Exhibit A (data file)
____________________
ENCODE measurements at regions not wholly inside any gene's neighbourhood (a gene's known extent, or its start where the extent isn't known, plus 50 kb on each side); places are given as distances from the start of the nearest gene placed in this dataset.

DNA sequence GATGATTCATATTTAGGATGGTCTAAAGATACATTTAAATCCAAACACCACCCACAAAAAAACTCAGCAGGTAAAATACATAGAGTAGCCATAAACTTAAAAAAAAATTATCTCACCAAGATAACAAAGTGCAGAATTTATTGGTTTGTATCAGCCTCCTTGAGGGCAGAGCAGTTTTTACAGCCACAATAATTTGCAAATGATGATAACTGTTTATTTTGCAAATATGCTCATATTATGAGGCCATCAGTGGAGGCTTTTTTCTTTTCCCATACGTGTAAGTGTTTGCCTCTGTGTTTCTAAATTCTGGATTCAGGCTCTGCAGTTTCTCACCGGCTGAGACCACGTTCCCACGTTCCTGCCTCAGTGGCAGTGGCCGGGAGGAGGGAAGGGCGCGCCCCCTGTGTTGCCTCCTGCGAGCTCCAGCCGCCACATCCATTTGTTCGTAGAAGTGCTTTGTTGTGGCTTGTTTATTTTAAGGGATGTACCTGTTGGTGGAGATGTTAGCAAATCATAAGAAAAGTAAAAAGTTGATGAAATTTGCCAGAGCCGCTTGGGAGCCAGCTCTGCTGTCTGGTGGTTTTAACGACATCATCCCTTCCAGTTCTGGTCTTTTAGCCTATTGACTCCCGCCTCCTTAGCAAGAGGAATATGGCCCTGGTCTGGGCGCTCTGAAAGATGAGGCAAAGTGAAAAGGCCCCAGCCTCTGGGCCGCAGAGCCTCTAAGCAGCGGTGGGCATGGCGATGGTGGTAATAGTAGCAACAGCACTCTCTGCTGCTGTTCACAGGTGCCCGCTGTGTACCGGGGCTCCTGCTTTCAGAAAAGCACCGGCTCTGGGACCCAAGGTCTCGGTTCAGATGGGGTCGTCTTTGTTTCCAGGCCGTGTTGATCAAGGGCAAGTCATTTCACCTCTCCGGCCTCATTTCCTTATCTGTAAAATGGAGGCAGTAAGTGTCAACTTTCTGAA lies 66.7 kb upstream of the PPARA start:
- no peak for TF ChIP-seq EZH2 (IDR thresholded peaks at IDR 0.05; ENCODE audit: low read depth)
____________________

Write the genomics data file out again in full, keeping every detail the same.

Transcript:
ENCODE measurements at regions not wholly inside any gene's neighbourhood (a gene's known extent, or its start where the extent isn't known, plus 50 kb on each side); places are given as distances from the start of the nearest gene placed in this dataset.

DNA sequence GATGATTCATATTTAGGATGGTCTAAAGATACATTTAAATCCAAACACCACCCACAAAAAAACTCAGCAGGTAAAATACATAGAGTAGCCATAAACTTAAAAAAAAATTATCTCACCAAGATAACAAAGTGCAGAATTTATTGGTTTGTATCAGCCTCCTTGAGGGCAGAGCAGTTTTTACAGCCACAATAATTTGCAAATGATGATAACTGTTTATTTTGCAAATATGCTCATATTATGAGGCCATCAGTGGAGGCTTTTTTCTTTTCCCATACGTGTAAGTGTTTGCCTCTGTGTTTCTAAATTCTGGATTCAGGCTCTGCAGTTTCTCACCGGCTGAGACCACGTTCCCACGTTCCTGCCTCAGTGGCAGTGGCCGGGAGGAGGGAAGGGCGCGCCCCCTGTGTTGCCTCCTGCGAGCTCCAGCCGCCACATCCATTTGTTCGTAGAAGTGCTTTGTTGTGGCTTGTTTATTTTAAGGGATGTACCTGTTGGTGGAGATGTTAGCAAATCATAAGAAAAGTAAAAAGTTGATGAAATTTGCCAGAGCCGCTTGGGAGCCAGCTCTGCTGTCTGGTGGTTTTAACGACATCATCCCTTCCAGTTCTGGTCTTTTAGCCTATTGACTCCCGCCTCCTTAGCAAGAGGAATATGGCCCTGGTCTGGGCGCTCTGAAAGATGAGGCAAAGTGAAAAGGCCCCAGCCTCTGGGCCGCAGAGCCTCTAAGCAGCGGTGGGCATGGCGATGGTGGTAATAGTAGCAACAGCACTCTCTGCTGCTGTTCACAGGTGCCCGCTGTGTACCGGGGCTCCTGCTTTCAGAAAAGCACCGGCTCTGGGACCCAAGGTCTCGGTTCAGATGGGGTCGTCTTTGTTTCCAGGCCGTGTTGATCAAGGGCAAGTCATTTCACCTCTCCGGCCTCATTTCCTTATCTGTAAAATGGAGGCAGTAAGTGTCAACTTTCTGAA lies 66.7 kb upstream of the PPARA start:
- no peak for TF ChIP-seq EZH2 (IDR thresholded peaks at IDR 0.05; ENCODE audit: low read depth)